Buttons and Machine Buttonholes

The choice of buttons can greatly affect the impact of a garment and, with such a wonderful selection available, we are spoiled for choice.

I believe that Sckafs Fabrics at Indooroopilly Shoppingtown have the best range of buttons that I have found in Australia and if you are visiting Brisbane, well worth a visit.

Buttons make a great memento of a holiday visit – and they don’t add much weight to your luggage!

An assortment of my souvenirs from the button shop in Nurses Walk, The Rocks, Sydney.

An assortment of my souvenirs from the button shop in Nurses Walk, The Rocks, Sydney.

Buttons:

There are a few things to consider when selecting buttons for a garment and I hope this information will be a helpful guide:

  • If using a commercial pattern, check for size of buttons
    Left - correct size Middle - larger - seam line needs to be moved out Right - smaller - seam line needs to be moved in

    Left – correct size
    Middle – larger – seam line needs to be moved out
    Right – smaller – seam line needs to be moved in

    required – detailed on back of pattern envelope in the Notions section. If you wish to use a larger or smaller button, the pattern will need to be altered to accommodate the different size.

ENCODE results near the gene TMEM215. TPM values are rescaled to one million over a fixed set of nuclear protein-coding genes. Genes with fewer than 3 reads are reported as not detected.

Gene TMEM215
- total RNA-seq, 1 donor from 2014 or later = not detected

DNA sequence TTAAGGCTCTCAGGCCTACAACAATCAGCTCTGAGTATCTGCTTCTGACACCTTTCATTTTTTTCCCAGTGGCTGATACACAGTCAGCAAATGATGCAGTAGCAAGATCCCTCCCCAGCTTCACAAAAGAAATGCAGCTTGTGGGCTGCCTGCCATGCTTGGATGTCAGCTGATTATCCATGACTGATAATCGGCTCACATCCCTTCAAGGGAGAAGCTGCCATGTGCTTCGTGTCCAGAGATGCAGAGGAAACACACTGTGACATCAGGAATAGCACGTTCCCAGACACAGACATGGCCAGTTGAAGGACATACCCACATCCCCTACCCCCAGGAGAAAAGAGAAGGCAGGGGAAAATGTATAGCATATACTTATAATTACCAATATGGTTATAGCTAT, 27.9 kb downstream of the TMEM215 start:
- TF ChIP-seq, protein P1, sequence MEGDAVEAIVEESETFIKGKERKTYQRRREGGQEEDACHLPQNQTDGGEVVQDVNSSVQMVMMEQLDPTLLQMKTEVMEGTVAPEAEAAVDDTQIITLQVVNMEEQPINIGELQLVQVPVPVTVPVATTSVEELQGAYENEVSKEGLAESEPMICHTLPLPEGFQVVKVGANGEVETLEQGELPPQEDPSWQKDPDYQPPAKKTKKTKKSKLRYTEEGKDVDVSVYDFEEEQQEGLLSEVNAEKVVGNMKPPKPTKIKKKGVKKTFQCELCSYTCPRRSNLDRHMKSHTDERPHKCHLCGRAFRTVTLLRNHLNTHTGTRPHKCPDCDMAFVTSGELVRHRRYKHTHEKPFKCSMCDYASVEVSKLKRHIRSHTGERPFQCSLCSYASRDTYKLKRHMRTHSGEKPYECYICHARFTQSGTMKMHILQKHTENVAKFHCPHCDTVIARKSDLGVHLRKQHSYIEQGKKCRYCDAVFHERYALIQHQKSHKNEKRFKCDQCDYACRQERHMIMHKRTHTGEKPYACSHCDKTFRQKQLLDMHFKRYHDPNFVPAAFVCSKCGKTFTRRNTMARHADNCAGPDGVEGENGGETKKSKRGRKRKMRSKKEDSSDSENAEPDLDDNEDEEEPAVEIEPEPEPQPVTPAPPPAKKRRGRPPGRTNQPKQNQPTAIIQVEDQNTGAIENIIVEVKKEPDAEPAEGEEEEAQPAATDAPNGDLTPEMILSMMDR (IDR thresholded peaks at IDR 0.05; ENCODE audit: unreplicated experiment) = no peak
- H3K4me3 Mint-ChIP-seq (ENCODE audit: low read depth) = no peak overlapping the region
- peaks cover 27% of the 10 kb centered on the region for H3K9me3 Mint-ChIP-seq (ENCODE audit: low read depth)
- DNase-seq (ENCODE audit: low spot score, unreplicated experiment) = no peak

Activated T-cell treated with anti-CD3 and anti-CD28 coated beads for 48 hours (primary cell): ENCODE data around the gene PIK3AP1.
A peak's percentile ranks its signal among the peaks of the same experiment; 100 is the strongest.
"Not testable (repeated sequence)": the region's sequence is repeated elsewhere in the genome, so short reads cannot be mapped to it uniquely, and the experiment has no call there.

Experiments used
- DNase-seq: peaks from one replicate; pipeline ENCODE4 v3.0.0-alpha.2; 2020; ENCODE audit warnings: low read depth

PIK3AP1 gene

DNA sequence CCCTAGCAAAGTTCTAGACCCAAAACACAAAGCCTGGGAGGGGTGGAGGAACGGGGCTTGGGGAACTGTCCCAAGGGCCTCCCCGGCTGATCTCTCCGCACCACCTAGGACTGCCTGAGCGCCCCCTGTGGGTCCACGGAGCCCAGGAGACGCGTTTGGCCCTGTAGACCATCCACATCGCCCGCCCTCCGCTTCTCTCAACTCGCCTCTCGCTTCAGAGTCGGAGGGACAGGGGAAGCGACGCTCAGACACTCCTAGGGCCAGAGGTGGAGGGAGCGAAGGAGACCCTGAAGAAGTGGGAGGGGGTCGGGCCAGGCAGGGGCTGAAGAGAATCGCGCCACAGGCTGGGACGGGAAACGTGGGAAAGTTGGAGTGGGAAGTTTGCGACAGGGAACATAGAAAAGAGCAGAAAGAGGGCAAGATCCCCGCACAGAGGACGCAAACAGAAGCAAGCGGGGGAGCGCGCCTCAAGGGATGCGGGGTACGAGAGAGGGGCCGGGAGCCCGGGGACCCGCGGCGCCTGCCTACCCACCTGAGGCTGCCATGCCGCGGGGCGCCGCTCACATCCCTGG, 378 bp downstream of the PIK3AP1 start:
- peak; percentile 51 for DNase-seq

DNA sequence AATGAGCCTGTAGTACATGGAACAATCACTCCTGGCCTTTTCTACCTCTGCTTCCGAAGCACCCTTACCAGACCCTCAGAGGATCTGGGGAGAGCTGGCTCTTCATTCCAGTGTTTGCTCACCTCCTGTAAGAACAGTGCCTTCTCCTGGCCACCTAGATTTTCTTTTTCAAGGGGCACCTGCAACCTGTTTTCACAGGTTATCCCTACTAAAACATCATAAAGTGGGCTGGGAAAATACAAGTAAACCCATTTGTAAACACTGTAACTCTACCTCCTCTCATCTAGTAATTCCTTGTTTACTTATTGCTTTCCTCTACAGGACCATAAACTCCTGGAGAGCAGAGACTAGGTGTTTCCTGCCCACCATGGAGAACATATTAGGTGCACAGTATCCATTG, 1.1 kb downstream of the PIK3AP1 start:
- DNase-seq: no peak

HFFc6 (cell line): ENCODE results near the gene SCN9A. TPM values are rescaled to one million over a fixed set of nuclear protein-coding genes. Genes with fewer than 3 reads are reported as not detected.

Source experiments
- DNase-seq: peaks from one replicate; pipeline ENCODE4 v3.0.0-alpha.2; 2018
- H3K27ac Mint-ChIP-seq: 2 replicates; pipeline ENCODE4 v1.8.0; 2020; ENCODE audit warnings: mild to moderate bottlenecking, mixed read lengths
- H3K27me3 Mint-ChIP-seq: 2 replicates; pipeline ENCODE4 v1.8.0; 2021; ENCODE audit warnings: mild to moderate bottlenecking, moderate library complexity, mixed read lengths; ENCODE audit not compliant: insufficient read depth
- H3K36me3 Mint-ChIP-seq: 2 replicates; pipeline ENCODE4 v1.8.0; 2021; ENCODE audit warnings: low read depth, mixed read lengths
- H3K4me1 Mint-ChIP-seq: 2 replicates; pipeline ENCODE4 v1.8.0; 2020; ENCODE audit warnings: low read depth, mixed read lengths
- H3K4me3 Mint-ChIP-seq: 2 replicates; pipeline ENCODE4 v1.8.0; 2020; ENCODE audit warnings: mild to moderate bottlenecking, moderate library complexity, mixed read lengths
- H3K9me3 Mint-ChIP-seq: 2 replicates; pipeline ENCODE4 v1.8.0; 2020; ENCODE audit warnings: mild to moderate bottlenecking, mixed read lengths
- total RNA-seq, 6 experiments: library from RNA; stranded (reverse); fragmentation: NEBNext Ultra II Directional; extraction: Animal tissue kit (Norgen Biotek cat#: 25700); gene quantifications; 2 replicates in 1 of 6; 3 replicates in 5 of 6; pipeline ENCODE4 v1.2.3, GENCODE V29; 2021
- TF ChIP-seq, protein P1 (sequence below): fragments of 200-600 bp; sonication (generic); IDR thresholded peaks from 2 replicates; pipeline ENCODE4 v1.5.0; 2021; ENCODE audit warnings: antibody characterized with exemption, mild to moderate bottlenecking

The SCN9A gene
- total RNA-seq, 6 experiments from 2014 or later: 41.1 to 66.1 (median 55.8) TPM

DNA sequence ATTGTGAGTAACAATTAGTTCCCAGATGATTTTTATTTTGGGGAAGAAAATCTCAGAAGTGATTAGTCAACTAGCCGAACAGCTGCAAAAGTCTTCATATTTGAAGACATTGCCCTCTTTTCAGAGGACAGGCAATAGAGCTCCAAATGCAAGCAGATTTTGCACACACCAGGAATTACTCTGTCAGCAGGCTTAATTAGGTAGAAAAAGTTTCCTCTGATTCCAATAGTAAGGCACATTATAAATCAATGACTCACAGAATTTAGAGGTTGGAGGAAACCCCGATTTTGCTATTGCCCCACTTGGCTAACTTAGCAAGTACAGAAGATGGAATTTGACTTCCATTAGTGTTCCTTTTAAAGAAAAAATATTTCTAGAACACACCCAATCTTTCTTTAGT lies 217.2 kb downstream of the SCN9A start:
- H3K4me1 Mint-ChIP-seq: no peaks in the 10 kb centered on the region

Button extension should be the button width so that when garment is buttoned, button sits at centre front and there is a space half the width of the button between the edge of the button and the edge of the garment.

Button extension should be the button width so that when garment is buttoned, button sits at centre front and there is a space half the width of the button between the edge of the button and the edge of the garment.

  • If you are creating the pattern, the button extension will need to equal the width of the button.
  • The suitability of button style for the intended garment:
  • shank versus holes – if the fabric is bulky or thick, a shank button will better accommodate this thickness of the two sides of the garment under the button. A thread shank can be added under a flat button but for thinner fabrics, flat buttons are a better choice as shank buttons tend to hang down.flat versus dome or rounded shaped – if making a shirt, it is often better to use flat buttons if the shirt will be work under a fine wool pullover
Top row - rounded shape Bottom row - angular shape

Top row – rounded shape
Bottom row – angular shape